MYRTLE BEACH, SC (WMBF) – As Decision 2016 gets closer, WMBF News is sitting down with a political expert to start the countdown to Election Day.
In 10 weeks, Americans will be hitting the polls to choose the next president of the United States. Every Tuesday from now until the big day, WMBF News will be breaking down the latest from the race for the White House with the station's political expert and Coastal Carolina University's own associate dean and professor, Holley Tankersley, to provide all the information needed to make an informed decision in November.
When it comes with Republican candidate Donald Trump, there has been criticism from those in his own party, some of it coming from right here in the Palmetto State from individuals like Sen. Lindsay Graham and Gov. Nikki Haley.
WMBF News Anchor Lisa Gresci: "Have we seen any changes from him over the past couple of weeks, you know, since the Republican National Convention, that you've really taken note of, like, oh, maybe he really is trying, or trying something different between him and his campaign?"
Holley Tankersley: "Well, I certainly think the reshuffling of the campaign staff was an attempt to change the trajectory of the candidacy that has worked in some ways. He's been a little more disciplined in his speeches and in others it has not. The tweeting is still a problem in many ways. He will often say things via Twitter that he later tries to retract or correct. So the campaign reshuffling was interesting. I think what we are seeing now, with the attempt to reframe his position on immigration, and I think what we all remember is that this was his original campaign issue when he first declared he was going to run for the Republican nomination. He is trying now to reframe that position, giving a major speech in Arizona on this issue but he's kind of done so clumsily over the last few days but he will have to sharpen that up quite a bit if he doesn't want to alienate any more constituents."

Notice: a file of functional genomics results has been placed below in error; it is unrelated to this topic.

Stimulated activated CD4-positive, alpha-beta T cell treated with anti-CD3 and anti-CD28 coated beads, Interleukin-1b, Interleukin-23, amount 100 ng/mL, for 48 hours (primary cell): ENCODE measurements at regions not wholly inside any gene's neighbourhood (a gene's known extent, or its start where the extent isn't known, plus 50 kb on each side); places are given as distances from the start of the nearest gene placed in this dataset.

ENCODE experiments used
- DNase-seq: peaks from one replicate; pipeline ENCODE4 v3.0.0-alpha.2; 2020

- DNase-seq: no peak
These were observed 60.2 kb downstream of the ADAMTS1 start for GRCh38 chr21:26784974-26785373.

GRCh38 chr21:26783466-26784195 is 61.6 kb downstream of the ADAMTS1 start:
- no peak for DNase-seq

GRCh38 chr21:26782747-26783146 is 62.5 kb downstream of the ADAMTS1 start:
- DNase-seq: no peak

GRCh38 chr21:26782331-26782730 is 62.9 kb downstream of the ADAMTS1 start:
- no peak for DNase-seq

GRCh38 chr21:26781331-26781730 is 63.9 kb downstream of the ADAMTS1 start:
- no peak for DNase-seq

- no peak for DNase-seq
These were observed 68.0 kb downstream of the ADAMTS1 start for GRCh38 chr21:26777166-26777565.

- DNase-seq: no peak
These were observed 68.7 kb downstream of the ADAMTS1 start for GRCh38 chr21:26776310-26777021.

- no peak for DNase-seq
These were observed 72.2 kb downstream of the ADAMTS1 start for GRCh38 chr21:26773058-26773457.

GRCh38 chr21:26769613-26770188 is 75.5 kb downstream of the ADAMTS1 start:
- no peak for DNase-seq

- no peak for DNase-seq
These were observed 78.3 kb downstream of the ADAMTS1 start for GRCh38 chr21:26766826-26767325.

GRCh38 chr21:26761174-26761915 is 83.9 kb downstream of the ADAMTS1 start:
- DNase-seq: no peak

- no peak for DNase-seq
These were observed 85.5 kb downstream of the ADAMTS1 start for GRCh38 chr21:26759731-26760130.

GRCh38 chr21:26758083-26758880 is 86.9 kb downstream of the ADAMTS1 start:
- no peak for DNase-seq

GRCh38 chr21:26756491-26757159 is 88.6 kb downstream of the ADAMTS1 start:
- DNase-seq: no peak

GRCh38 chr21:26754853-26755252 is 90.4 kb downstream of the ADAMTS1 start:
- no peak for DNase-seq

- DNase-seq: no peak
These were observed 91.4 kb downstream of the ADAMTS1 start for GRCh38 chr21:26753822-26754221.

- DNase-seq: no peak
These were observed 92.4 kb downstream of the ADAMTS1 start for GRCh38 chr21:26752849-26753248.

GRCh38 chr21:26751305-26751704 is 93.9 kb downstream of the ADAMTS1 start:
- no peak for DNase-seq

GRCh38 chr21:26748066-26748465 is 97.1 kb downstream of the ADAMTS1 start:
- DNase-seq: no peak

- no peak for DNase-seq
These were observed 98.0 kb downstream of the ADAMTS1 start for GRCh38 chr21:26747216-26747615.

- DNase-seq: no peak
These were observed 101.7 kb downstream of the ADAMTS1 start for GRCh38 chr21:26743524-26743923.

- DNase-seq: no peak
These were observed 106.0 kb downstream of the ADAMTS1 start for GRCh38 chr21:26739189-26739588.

Gresci: "And let's talk about Hillary Clinton a little bit. There's still so much controversy surrounding how many emails she's released, how many she's deleted. Where do you think that's going to go from here? Do you think that conversation will continue to heighten or maybe fall off a little bit?"
Tankersley: "Right, so despite the fact that she's polling pretty far ahead of Mr. Trump, Sec. Clinton clearly has been hurt by this issue. And the longer that it stays in the news cycle, the worse it will be for her. Now she is still out preforming him in polls, which suggests she may have room to grow a little bit and may be able to distance herself, certainly in solidly blue states but maybe in a few swing states. But the longer this sticks around the more damaging it is to her."
Knowing the challenges each candidate faces now, Tankersley said the true test could be through the three face-to-face debates happening soon.
"It really requires the ability to think on your feet and be able to make statements without contradicting yourself in that moment, or contradicting something you said weeks ago," she said.
Gresci: "So here we are, week 10. Is there anything voters can really start looking at trying to find within each candidate to say, 'OK, that's who I'm going to vote for 10 weeks from now?"
Tankersley: "Well, beyond policy positions, right beyond what they say they are going to do on policy. I think there are leadership and qualities that Americans tend to look for - confidence, the ability to clearly analyze problems and propose solutions - and I think the No. 1 thing is communication. How well does this person connect with the American public? That doesn't mean they have to connect on some kind of emotional level, although that's helpful. As a candidate, that means they have to clearly communicate their points of view and clearly communicate the type of president they would be."